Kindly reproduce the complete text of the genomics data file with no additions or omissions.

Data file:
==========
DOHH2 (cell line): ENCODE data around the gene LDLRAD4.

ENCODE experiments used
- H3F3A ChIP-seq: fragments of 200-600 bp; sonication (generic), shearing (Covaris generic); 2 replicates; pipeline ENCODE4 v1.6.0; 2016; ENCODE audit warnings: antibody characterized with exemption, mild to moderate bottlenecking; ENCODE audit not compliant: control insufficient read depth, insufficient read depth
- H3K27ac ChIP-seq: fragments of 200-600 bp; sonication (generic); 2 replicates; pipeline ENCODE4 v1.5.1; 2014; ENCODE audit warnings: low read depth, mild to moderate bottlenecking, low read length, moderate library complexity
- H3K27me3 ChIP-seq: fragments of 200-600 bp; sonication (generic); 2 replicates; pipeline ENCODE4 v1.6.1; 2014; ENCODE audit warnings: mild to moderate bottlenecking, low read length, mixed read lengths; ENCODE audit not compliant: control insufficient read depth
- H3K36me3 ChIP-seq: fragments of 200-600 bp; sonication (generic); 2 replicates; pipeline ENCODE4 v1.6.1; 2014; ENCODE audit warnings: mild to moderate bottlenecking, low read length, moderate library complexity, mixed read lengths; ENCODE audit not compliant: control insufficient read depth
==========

DOHH2 (cell line): ENCODE data around the gene LDLRAD4.

ENCODE experiments used
- H3F3A ChIP-seq: fragments of 200-600 bp; sonication (generic), shearing (Covaris generic); 2 replicates; pipeline ENCODE4 v1.6.0; 2016; ENCODE audit warnings: antibody characterized with exemption, mild to moderate bottlenecking; ENCODE audit not compliant: control insufficient read depth, insufficient read depth
- H3K27ac ChIP-seq: fragments of 200-600 bp; sonication (generic); 2 replicates; pipeline ENCODE4 v1.5.1; 2014; ENCODE audit warnings: low read depth, mild to moderate bottlenecking, low read length, moderate library complexity
- H3K27me3 ChIP-seq: fragments of 200-600 bp; sonication (generic); 2 replicates; pipeline ENCODE4 v1.6.1; 2014; ENCODE audit warnings: mild to moderate bottlenecking, low read length, mixed read lengths; ENCODE audit not compliant: control insufficient read depth
- H3K36me3 ChIP-seq: fragments of 200-600 bp; sonication (generic); 2 replicates; pipeline ENCODE4 v1.6.1; 2014; ENCODE audit warnings: mild to moderate bottlenecking, low read length, moderate library complexity, mixed read lengths; ENCODE audit not compliant: control insufficient read depth